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Originally published Sunday, March 30, 2014 at 8:03 PM

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New movement shaking up how we think about wages, wealth

The growing movement for a higher minimum wage, with Seattle leadership, is writing a new story of how the economy should operate.


Seattle Times staff columnist

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People sometimes have to unlearn what we think we know, and that can be a difficult thing to do.

The Great Recession shook up some long-held ideas about the economy, but it didn’t entirely dislodge all of them. We saw middle-class Americans losing their homes because of predatory lending, or losing jobs because of decisions made at the top. Then we saw stocks lift the wealth of the already wealthy and corporate profits soar while workers continued to lose jobs and benefits.

And yet we are divided. Some still say businesses and markets will lift all of us if we wait, but the pain of the recession ignited a growing call for direct action against growing inequality, and Seattle is an important part of the chorus. Those voices for change are the ones we ought to listen to.

Last week, Seattle Mayor Ed Murray said, again, that he wants Seattle to be a leader in addressing inequality by increasing the minimum wage. He was speaking at a daylong symposium on the topic that he co-sponsored with Seattle University and Local Progress, a national network of progressive local officials.

Among the speakers were researchers from Seattle University and the University of Washington of course, but also from the University of California, Berkeley, and Columbia University.

There were Seattle City Council members among the speakers, but also city officials from Chicago, San Diego, San Jose, San Francisco, New York City and Philadelphia.

Business people and social-activist groups were also well represented.

What is happening here is bigger than Seattle. And it is about more than a wage increase. I went to listen because I believe this is one of those movements that is about realigning our national values to make them fit our truest ideals. That always has costs that should be weighed against the gains.

Seattle is a progressive city, but it is also a city driven by commerce, and it is the main economic engine of this region. No one wants to undermine that role. So Seattle is carefully hashing all this out, as is its habit. There will be an increase in the minimum wage, but how much, and which businesses and nonprofits will be affected, are still questions in search of answers.

The mayor wants Seattle to be out front on addressing inequality as it has been on a number of other progressive issues, and the symposium reflected that position of leadership and also gave a sense of the growing momentum behind using government to encourage a fairer distribution of the wealth that working people create.

Government already plays a big role in shaping wealth distribution, through tax policy and its regulatory authority, but that role has favored the wealthiest few Americans in recent years, often at the expense of the middle class.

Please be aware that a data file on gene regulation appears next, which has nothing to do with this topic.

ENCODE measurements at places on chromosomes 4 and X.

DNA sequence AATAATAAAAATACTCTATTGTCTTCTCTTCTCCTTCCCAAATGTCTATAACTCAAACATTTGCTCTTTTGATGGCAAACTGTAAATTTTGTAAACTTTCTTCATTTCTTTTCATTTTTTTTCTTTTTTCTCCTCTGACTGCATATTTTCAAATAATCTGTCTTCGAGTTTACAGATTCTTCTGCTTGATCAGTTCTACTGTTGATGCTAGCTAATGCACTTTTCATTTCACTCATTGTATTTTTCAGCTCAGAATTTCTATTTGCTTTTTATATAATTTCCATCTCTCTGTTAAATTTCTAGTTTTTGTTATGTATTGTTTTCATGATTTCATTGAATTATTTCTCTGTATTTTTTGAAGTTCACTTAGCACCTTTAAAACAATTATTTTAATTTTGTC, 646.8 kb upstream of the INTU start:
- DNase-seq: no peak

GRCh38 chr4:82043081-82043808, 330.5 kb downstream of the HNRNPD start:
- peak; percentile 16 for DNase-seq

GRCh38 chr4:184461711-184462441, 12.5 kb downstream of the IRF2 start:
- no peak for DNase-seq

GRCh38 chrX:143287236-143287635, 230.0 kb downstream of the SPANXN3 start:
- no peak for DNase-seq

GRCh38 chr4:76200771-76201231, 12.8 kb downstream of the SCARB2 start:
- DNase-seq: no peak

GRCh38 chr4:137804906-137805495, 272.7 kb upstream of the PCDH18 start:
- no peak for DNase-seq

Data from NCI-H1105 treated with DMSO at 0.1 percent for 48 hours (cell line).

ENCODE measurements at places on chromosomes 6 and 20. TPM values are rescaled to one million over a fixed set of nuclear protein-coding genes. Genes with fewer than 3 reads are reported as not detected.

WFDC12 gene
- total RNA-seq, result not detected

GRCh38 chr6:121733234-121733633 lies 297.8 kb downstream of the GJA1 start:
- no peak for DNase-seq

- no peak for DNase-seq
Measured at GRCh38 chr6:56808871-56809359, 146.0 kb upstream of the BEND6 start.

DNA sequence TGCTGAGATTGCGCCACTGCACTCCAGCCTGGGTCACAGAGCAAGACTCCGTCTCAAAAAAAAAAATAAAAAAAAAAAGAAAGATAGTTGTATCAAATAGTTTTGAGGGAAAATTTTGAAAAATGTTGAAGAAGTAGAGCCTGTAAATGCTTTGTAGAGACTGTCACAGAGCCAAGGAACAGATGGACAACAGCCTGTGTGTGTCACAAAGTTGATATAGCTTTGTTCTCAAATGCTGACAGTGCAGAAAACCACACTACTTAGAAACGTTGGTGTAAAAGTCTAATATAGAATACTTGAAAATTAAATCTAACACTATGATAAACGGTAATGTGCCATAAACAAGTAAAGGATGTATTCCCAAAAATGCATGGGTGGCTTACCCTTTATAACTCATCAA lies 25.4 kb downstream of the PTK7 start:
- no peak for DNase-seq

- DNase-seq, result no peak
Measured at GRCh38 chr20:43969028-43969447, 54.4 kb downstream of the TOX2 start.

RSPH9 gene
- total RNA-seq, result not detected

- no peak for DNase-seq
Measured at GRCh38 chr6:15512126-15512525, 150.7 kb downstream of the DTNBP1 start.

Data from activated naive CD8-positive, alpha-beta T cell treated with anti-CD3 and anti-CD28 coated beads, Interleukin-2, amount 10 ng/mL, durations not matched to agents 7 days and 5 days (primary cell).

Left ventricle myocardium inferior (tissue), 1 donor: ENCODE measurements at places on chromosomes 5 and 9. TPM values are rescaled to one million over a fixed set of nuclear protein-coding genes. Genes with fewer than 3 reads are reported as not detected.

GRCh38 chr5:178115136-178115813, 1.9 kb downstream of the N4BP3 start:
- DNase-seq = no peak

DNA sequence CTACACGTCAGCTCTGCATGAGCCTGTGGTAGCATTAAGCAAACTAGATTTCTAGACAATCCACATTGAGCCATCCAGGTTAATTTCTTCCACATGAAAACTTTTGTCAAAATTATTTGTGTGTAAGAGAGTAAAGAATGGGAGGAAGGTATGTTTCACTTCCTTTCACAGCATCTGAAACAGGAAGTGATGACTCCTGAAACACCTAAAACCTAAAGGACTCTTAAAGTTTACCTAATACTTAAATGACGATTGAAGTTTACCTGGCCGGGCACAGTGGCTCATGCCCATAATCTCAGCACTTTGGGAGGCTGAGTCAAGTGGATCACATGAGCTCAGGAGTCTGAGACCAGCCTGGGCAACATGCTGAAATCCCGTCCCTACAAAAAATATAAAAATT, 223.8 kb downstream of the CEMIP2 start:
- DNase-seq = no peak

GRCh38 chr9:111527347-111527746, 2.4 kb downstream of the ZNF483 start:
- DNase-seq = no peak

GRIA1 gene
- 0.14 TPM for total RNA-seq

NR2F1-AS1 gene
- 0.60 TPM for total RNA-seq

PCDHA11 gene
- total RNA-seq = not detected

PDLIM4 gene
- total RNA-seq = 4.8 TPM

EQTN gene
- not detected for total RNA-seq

Some at the symposium worried that if the minimum wage is increased to $15 an hour, Seattle businesses will suffer and many may die. The statistics say increases around the country haven’t hurt business, but $15 would be the highest yet, so it should be thought out.

The mayor put together a group representing a range of interests and tasked them with recommending a way to raise the minimum wage without creating an undue burden on businesses or nonprofits.

With a month to go before that committee’s recommendations are due, the mayor convened Thursday’s symposium, at which speakers poured data down from the podium with the intent of eroding persistent but inaccurate ideas about how the economy functions.

A chart on the screen in the big room at Seattle University showed wages rose in tandem with prosperity from 1947 into the 1970s, when the lines began to diverge. Most income from productivity gains since the late 1970s has gone to the top income groups, while wages of average American workers have largely stagnated.

Speakers said that disparity of outcomes was not some natural occurrence, it reflects policy decisions that put a higher value on wealthy individuals and corporations than on the majority of working folks, such as deregulation of labor markets and the economy, and reduced taxes on investment income.

Government has been part of the problem and can be part of the solution.

What have we learned to value? If it’s an economic system that makes the American dream unreal for most people, then maybe we should think again.

Jerry Large’s column appears Monday and Thursday. Reach him at 206-464-3346 or jlarge@seattletimes.com



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About Jerry Large

I try to write about the intersections of everyday life and big issues. I like to invite readers to think a little differently. The topics I choose represent the things in which I take an interest, and I try to deal with them the way most folks would, sometimes seriously, sometimes with a sense of humor. My column runs Mondays and Thursdays.
jlarge@seattletimes.com | 206-464-3346

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